geojson_file_path = 'data/SA1_2021_AUST_GDA2020.geojson'
data = gpd.read_file(shp_file_path)
data.to_file(geojson_file_path, driver='GeoJSON')

The driver='GeoJSON' argument ensures that the output file format is GeoJSON. 

If you just want to convert a single WKT string to GeoJSON format, you can shapely directly:

from shapely.geometry import mapping
# Convert the geometry to GeoJSON
geojson = mapping(data.loc[0, 'geometry'])

The output looks like the following:

{'type': 'Polygon', 'coordinates': (((149.8911094722651, -35.0898882056091), .... }

Plot examples

Now let's start to plot the GeoDataFrame. Similarly as pandas DataFrame, we can directly plot with built in methods.

Plot the whole DataFrame


The output looks like the following screenshot:


Plot the first 10 geometries


The output:


Plot Victoria state

data[data['STE_NAME21'] == "Victoria"].plot()

The above code filters on state name and then plot all the geometries in Victoria state. The output looks like the following screenshot:


Plot Greater Melbourne area

print(data[data['GCC_NAME21'] == "Greater Melbourne"]['SA4_NAME21'].unique())
greater_melbourne = data[data['GCC_NAME21'] == "Greater Melbourne"]

The output looks like the following:

['Melbourne - Inner' 'Melbourne - Inner East' 'Melbourne - Inner South' 'Melbourne - North East' 'Melbourne - North West' 'Melbourne - Outer East' 'Melbourne - South East' 'Melbourne - West' 'Mornington Peninsula']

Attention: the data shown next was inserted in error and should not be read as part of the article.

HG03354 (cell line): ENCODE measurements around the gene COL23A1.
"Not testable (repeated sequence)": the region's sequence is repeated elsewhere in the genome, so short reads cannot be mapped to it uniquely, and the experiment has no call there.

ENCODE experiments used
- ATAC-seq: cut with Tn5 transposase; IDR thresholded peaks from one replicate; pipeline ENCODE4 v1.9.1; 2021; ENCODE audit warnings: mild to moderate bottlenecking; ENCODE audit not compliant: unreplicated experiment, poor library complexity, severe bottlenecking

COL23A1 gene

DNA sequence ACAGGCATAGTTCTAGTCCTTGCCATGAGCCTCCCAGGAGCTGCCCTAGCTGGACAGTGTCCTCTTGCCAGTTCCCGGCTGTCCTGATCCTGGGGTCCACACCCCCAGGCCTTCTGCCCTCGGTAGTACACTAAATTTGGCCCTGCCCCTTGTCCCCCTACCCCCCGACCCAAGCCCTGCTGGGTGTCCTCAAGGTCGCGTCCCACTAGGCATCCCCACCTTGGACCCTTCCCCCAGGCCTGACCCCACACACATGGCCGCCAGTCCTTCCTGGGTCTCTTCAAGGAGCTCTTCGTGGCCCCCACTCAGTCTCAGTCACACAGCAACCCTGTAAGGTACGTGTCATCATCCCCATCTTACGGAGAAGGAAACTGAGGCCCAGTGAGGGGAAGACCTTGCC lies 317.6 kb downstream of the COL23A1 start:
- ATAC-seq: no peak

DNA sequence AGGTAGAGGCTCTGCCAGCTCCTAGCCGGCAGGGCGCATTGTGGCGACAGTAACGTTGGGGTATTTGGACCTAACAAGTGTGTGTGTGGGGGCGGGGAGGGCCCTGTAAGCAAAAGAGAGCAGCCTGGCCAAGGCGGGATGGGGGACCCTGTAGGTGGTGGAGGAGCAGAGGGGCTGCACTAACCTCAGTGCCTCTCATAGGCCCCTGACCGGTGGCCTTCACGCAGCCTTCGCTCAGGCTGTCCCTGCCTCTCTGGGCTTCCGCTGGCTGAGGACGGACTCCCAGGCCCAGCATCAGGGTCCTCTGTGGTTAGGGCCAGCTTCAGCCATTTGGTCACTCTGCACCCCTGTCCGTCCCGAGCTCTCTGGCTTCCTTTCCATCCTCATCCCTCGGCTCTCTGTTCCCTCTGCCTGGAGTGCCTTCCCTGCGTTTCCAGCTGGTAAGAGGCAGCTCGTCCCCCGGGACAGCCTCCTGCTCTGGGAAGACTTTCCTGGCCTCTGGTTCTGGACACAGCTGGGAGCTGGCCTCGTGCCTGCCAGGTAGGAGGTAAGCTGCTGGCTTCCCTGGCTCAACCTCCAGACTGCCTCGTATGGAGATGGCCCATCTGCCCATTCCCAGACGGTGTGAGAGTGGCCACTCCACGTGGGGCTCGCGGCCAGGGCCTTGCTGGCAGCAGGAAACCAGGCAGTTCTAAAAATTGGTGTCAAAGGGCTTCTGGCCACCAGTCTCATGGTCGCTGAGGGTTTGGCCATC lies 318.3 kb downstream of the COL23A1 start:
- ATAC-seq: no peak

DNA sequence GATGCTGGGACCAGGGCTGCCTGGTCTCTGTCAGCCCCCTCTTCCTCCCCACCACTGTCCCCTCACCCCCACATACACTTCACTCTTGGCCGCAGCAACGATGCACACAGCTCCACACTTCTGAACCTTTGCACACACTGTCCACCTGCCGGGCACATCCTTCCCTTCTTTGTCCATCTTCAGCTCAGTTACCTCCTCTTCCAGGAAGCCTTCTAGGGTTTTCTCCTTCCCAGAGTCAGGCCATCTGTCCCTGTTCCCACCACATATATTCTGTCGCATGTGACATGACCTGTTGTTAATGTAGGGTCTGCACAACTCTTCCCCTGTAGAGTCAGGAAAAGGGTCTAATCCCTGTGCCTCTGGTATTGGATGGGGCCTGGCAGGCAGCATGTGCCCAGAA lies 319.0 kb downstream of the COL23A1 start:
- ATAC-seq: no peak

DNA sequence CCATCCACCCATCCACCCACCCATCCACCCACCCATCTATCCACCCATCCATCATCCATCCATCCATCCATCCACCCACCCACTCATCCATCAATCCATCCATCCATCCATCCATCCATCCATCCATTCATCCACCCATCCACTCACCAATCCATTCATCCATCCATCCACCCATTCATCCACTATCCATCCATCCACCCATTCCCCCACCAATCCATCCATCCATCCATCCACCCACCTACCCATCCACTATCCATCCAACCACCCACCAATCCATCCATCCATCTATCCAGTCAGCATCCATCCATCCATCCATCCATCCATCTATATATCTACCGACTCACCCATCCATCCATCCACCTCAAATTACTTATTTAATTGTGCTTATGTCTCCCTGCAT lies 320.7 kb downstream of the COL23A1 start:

Dissolve from SA1 to SA4 level

For SA4 level data, there are in total 61845 geometries and the map looks very busy. We can use dissolve method to create higher level maps directly.

Note - You can also read from SA4 digital boundary file directly to plot.

The following code snippet dissolve by column SA4_NAME21. It also adds labels to the center of the geometry.

import matplotlib.pyplot as plt

# Create a new figure with a specific size (width, height)
fig, ax = plt.subplots(figsize=(15, 10))

# Dissolve the data by 'SA4_NAME21' and plot it
dissolved = greater_melbourne.dissolve(by='SA4_NAME21')

# Add labels
for x, y, label in zip(dissolved.geometry.centroid.x, dissolved.geometry.centroid.y, dissolved.index):
    plt.text(x, y, label)


The output looks like the following screenshot:


Plot with data metrics

It doesn't provide any insights directly if we just plot with geometries. Now let's add some data metrics to visualize on the map. We will use another ABS dataset of population from Census 2021.

Download the census data

Go to page Census DataPacks | Australian Bureau of Statistics (abs.gov.au). Select SA4 as the following screenshot shows:


Download the Victoria data from this link: https://www.abs.gov.au/census/find-census-data/datapacks/download/2021_GCP_SA4_for_VIC_short-header.zip.